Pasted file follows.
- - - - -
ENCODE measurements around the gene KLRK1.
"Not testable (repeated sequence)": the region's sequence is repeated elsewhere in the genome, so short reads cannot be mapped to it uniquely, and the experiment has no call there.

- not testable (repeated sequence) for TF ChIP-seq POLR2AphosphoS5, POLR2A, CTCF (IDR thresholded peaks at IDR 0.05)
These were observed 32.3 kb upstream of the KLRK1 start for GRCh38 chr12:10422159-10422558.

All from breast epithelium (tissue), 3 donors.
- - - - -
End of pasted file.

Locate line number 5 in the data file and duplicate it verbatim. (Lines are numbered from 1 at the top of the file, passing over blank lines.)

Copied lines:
All from breast epithelium (tissue), 3 donors.